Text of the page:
Home > Uncategorized > ESSA Requirement for School-by-School Spending Will Reveal Schools With High Seniority Teachers… and Not Much Else

ESSA Requirement for School-by-School Spending Will Reveal Schools With High Seniority Teachers… and Not Much Else

In an example of the spreadsheet mentality that pervades political thinking about public education– or even worse, an example of the desire to determine the costs assigned to each individual student— one of ESSA’s mandates is for school districts to measure school-by-school costs beginning with the 2019 school year..

Having led two large school districts (i.e. districts that served over 10,000 students and had multiple schools at each organizational level), it is obvious that this will capture one and only one data point: the seniority levels of the staff. The biggest driver in any school is the cost to pay for staffing, and the biggest variable in staffing costs is the teachers’ seniority for teachers at the top of the pay scale typically outran teachers at the bottom the pay scale by almost 2:1. One would hope that someone in the USDOE would have pointed out this obvious flaw in using this data for determining school-by-school costs within  a district, but a quote from Mario Cuomo in a recent Newsday article by John Hildebrand indicates that some other factor may be behind this need to collect school-by-school costs:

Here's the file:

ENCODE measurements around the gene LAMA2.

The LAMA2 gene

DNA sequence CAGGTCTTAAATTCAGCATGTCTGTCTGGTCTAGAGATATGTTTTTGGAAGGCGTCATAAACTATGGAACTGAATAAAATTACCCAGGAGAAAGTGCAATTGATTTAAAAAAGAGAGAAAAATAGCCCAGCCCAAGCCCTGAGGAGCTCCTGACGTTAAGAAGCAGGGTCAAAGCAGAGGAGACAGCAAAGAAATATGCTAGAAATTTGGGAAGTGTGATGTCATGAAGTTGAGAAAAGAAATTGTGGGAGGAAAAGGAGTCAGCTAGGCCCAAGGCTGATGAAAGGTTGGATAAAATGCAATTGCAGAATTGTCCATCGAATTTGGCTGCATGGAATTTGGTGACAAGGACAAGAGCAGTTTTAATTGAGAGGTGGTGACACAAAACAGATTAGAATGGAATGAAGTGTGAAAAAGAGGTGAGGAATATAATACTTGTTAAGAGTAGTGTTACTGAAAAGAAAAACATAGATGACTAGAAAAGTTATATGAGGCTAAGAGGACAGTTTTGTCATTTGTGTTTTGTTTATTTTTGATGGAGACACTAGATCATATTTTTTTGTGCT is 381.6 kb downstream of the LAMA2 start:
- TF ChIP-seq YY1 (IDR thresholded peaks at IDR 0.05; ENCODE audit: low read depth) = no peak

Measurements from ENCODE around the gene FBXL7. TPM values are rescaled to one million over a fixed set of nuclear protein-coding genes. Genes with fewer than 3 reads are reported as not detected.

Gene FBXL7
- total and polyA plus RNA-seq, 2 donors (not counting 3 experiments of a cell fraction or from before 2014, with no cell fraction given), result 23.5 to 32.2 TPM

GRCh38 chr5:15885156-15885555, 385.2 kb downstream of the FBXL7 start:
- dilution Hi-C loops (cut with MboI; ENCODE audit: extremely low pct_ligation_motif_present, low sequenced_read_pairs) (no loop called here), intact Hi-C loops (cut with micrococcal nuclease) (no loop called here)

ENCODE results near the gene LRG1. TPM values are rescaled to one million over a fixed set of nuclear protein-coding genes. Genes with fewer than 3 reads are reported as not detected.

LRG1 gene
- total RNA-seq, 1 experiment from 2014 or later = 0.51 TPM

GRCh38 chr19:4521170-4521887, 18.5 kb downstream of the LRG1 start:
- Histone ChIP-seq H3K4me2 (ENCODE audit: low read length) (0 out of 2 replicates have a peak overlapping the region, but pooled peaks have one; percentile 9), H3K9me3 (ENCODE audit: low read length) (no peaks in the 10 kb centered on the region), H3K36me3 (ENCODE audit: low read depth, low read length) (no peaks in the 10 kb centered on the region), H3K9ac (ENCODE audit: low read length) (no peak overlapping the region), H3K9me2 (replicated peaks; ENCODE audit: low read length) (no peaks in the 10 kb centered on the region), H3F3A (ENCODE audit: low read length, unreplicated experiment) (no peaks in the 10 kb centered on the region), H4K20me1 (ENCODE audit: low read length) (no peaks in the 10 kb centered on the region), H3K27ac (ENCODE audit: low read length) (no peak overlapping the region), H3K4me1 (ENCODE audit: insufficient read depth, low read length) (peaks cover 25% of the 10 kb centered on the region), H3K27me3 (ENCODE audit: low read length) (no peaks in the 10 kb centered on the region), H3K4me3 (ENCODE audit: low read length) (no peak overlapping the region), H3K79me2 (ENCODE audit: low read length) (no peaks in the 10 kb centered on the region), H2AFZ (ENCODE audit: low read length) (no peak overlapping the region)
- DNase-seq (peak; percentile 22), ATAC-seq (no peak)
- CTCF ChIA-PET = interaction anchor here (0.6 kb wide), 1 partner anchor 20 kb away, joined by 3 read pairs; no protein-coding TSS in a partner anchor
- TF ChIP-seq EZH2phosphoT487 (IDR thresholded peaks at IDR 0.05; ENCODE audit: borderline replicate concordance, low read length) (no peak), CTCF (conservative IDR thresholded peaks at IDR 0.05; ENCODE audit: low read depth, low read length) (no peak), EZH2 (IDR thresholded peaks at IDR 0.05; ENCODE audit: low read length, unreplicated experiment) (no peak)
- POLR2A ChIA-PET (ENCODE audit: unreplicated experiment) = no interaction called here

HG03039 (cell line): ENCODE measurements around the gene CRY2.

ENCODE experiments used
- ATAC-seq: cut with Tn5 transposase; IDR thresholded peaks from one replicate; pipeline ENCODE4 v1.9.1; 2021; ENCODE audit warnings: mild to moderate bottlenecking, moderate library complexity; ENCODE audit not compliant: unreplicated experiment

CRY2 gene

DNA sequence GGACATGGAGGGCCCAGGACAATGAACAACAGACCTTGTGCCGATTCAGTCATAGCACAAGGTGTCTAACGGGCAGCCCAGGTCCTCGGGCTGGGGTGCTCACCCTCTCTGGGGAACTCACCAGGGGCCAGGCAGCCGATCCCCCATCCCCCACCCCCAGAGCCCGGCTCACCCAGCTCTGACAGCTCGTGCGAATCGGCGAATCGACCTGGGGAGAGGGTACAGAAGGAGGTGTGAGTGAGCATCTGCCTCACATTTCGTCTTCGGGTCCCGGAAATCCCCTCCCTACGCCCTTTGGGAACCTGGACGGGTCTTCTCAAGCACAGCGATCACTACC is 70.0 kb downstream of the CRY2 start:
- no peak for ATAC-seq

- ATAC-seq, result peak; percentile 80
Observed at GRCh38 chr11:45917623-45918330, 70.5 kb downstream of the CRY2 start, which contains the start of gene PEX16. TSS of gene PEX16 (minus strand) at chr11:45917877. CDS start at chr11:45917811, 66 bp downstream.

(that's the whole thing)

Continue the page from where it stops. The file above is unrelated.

Cuomo, in a statement issued March 12 argued for his own plan that would require 15 large school systems statewide, including Brentwood and Hempstead on the Island, to begin submitting school-by-school spending plans to the state for review and approval over the next two years.

I believe the funds should follow student need, and poorer schools have greater needs,” the governor declared.

The governor doesn’t need school-by-school data from large Long Island districts to know that poorer schools in his state— the ones he acknowledges have greater needs— are NOT receiving sufficient funds. If he believes that funds should follow student needs he doesn’t need any additional data from ESSA: he can look now at the data the State Department has and see that affluent districts pay more per student than poverty stricken ones and take one look at the high school curricula and see that affluent students have a far wider array of courses and activities to choose from than students raised in poverty. He’s been in office for nearly two full terms. If he wants to avoid a candidate from the progressive wing running against him in 2018 he might find a way to channel more resources to underfunded schools instead of trying to pave the way for “funds to follow student need”… a phrase that sounds a lot like one Eva Moskovitz would coin.

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